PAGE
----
Endpoint Protection

When it comes to data security, few people really understand the ins and outs of how and when data is most vulnerable. If you think of data as something valuable, like art, money or anything else of value, then it is easier to understand both when it becomes vulnerable and how to protect it. When it comes to taking anything of value, there are two ways to do it. Either take it when it is in transit or break into a secure location. The truth is, data, like anything else of value, is most valuable when it is in transit. Conversely, however, whatever you are able to take in transit is likely to be far less than what you may get if you break into a secure location where valuables are stored. Think of it as the difference between stealing the Mona Lisa versus breaking into the Louvre and stealing everything there.

What is an Endpoint?

Any place where a bulk of data is secured and stored is called an endpoint. Small amounts of data are often moving at any time from endpoint to endpoint, during which time they can easily be intercepted. Usually, however, the amount of data that can be intercepted during transmission is generally fairly small in comparison to what is stored in an endpoint itself. Endpoints are also incredibly susceptible to other types of mischief or even outright crimes such as becoming infected with worms or viruses that can corrupt data, eat up hard drive space or even create backdoors for hackers and data thieves.

Types of Threats to Endpoints

Just like with guarding physical valuables, the ways in which you secure data while it is in transmission are different than those meant to secure data at an endpoint. For one thing, the goal is not always to steal data but sometimes to tamper with it. Endpoint access can also mean the difference between a somewhat harmless ransomware attack and a legitimate threat. Different types of ransomware present different levels of threat. Some types of ransomware are often referred to as scareware because they are nothing more than a pop-up that tells you your computer has been infected, when in fact, it has not. While the pop-up may be annoying (and you may pay a small fee just to get rid of it) it hasn't actually penetrated your data storage device, server or files.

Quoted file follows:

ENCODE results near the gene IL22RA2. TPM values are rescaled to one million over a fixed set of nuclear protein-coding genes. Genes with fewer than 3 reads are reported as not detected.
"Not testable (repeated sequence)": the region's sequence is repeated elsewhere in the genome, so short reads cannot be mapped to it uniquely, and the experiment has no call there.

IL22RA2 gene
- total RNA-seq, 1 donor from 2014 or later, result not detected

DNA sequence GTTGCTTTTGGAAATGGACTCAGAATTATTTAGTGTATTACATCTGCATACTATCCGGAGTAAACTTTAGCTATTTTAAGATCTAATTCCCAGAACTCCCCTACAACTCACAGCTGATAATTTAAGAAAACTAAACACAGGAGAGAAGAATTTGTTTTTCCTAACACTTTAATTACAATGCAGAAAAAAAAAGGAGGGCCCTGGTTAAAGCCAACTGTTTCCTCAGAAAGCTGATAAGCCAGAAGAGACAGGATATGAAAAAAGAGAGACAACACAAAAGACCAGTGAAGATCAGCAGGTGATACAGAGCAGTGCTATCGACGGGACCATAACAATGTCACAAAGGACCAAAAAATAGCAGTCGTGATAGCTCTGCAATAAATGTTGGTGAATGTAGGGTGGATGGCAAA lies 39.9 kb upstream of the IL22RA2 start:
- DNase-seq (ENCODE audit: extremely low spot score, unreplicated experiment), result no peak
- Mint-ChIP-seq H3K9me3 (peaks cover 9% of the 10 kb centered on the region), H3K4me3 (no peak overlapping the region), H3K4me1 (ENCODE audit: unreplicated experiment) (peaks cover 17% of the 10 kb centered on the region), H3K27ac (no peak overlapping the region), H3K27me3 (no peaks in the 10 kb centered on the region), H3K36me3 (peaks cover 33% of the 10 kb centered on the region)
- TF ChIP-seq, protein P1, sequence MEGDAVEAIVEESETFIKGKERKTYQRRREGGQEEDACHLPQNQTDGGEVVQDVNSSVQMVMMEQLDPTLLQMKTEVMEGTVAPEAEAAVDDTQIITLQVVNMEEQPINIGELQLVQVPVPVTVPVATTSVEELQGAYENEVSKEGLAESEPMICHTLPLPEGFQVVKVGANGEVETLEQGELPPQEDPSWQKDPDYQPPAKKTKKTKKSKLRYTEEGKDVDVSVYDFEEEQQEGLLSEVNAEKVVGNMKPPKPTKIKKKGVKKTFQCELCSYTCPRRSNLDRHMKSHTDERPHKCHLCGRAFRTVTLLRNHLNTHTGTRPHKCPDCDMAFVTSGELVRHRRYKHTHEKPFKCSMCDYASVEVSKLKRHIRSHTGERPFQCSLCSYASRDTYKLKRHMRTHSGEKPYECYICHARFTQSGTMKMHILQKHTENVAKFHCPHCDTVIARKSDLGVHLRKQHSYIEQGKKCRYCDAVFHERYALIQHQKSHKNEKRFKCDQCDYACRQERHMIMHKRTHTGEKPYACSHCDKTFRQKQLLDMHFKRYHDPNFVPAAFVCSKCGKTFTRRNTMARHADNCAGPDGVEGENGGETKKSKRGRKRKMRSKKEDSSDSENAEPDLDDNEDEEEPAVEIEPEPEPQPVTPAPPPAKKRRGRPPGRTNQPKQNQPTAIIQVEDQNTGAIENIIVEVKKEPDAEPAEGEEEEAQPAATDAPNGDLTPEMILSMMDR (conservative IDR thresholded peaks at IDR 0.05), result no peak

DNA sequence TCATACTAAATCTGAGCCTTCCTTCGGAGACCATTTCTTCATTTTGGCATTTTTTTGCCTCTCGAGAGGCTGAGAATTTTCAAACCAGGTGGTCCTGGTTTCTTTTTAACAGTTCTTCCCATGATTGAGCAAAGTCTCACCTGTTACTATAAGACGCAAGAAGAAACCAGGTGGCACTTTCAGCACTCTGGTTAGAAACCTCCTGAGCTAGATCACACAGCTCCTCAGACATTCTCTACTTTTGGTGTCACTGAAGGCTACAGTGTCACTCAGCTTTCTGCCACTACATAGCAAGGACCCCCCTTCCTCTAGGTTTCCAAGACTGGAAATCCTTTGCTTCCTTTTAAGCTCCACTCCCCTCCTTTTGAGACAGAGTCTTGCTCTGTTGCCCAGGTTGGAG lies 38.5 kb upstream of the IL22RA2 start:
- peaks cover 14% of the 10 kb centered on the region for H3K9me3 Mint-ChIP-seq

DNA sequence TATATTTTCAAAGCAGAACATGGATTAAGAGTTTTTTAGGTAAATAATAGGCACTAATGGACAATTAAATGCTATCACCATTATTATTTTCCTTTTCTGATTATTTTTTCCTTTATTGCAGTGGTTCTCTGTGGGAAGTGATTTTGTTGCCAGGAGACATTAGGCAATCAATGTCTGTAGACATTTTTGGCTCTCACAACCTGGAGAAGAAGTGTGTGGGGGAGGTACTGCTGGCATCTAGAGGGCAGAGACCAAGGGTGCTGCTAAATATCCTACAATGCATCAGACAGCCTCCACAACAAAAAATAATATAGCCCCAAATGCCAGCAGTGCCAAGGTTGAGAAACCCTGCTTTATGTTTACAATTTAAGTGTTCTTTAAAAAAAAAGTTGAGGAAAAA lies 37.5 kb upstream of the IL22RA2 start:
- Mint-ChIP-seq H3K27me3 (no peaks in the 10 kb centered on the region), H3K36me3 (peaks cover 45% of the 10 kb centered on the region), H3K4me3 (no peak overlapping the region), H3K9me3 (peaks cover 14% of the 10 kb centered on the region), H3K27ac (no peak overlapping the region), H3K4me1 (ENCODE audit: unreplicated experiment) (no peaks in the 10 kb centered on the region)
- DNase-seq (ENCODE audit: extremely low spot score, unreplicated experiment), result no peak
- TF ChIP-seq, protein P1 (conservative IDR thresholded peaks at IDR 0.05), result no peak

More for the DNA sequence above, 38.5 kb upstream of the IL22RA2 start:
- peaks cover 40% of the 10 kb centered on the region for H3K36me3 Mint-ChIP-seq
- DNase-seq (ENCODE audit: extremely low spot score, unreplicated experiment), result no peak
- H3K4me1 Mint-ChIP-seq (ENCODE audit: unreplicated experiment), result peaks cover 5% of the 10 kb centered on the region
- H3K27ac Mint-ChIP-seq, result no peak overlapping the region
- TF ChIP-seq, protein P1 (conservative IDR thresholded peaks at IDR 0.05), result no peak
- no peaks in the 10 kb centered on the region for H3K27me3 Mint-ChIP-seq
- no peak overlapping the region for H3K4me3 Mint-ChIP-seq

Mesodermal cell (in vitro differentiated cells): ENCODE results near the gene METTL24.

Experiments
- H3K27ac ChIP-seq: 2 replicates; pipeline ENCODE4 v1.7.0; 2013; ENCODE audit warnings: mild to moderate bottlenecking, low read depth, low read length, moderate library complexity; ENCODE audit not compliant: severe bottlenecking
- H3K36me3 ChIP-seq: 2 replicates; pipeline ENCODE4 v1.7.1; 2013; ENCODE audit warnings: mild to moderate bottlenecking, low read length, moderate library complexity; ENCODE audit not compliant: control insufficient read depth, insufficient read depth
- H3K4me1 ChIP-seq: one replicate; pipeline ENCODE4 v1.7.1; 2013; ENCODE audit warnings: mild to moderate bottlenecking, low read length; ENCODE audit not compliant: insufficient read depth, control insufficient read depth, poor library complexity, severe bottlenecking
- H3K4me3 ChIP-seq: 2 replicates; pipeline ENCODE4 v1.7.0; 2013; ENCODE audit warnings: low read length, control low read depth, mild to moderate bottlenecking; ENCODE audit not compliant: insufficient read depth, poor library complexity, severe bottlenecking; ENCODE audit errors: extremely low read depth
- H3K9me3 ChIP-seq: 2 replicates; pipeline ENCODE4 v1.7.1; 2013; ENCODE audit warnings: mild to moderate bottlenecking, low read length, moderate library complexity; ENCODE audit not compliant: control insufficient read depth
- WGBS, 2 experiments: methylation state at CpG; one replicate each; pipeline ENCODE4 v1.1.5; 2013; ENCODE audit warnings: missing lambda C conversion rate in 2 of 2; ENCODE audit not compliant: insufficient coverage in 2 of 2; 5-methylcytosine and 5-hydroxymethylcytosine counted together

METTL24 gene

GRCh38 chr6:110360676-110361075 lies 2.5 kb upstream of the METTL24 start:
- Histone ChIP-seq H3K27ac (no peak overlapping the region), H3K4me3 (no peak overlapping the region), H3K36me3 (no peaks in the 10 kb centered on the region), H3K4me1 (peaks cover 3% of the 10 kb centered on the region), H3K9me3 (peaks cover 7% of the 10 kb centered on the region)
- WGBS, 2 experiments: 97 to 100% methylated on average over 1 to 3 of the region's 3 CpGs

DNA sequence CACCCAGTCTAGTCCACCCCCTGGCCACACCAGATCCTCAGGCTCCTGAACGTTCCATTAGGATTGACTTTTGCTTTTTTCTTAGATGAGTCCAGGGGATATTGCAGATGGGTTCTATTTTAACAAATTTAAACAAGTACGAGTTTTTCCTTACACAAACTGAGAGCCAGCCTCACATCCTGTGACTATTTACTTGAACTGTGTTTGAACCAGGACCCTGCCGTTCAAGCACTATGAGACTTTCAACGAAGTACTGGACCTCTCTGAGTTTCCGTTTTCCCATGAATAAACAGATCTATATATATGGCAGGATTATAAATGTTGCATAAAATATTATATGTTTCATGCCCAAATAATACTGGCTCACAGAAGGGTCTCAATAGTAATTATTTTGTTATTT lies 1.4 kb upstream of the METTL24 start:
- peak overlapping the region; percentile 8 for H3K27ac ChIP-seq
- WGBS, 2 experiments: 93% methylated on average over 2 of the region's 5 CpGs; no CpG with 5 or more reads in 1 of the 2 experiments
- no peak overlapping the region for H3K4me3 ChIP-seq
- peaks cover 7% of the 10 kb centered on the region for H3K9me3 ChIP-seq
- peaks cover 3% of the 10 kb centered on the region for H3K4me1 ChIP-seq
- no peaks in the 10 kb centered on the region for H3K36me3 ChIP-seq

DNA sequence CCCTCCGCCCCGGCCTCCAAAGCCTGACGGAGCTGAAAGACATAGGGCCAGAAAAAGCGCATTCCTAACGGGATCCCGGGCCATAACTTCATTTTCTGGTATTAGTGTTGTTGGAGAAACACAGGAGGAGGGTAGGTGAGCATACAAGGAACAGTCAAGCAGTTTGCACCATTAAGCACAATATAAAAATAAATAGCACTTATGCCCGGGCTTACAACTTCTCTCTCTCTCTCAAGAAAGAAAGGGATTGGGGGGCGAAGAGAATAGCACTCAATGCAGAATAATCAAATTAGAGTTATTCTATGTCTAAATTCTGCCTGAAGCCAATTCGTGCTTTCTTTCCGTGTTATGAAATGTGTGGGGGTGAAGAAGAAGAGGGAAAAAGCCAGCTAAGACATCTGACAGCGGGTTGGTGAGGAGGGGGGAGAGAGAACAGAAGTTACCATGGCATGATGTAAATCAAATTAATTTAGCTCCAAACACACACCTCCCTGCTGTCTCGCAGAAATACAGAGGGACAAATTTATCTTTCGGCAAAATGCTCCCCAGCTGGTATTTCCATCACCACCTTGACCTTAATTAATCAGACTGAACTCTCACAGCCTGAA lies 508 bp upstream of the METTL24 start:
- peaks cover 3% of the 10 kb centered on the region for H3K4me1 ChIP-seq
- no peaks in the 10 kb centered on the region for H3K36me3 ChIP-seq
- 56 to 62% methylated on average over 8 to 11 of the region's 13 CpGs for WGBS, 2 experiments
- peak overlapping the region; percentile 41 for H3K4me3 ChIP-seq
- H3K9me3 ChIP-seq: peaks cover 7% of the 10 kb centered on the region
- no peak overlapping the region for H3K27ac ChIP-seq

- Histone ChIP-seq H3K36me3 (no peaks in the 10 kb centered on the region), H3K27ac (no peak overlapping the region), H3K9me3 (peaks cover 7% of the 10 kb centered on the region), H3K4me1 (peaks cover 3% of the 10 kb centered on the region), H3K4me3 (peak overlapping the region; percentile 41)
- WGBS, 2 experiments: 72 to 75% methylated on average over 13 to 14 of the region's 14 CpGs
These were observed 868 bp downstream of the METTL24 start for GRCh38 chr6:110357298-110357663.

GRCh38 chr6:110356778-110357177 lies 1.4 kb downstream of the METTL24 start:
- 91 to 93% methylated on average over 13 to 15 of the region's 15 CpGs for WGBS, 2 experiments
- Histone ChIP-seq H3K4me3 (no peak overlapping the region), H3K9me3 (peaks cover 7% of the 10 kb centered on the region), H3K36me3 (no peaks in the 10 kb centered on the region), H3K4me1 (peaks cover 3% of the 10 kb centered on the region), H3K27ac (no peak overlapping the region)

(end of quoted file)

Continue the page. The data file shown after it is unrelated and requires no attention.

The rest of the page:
More malicious types of ransomware, however, can actually infect files and encrypt them. Theoretically, you pay a ransom for an encryption key which can decrypt them but in truth there is never any guarantee that by paying the ransom you will ever recover your files. This is, in part, why endpoint security is so important. The endpoints are the places where all of your most valuable files are stored, so securing them is of utmost importance. Many businesses operate in high stakes fields where competitors may not be above eliminating the competition by simply introducing a virus that destroys all their files. In some cases, businesses can be crippled if the valuable data they store is tampered with. Imagine a large pharmaceutical company that is hacked and the results of expensive studies tampered with. Even if no data is stolen, the results of those expensive studies can no longer be trusted, which is just money down the drain for the business.

While it is not always the goal, stealing data from endpoints is also sometimes a goal. Another way to secure endpoints is with encryption. Encryption helps to ensure that if data is ever stolen, it won't do the theives much good. If they can't read it, they can't use it or sell it. Unfortunately, while encrypting your data is important it is also important to not store the encryption key in the same location as the encrpyted data. That is similar to locking your house, but then leaving the key in the door. Locking the door doesn't do you a whole lot of good if you leave the key right out where anyone can find it.

While data may be more vulnerable while it is in transmission, that doesn't mean it is automatically secure in and endpoint. Endpoints store your most valuable data, so they deserve to be guarded and protected carefully.

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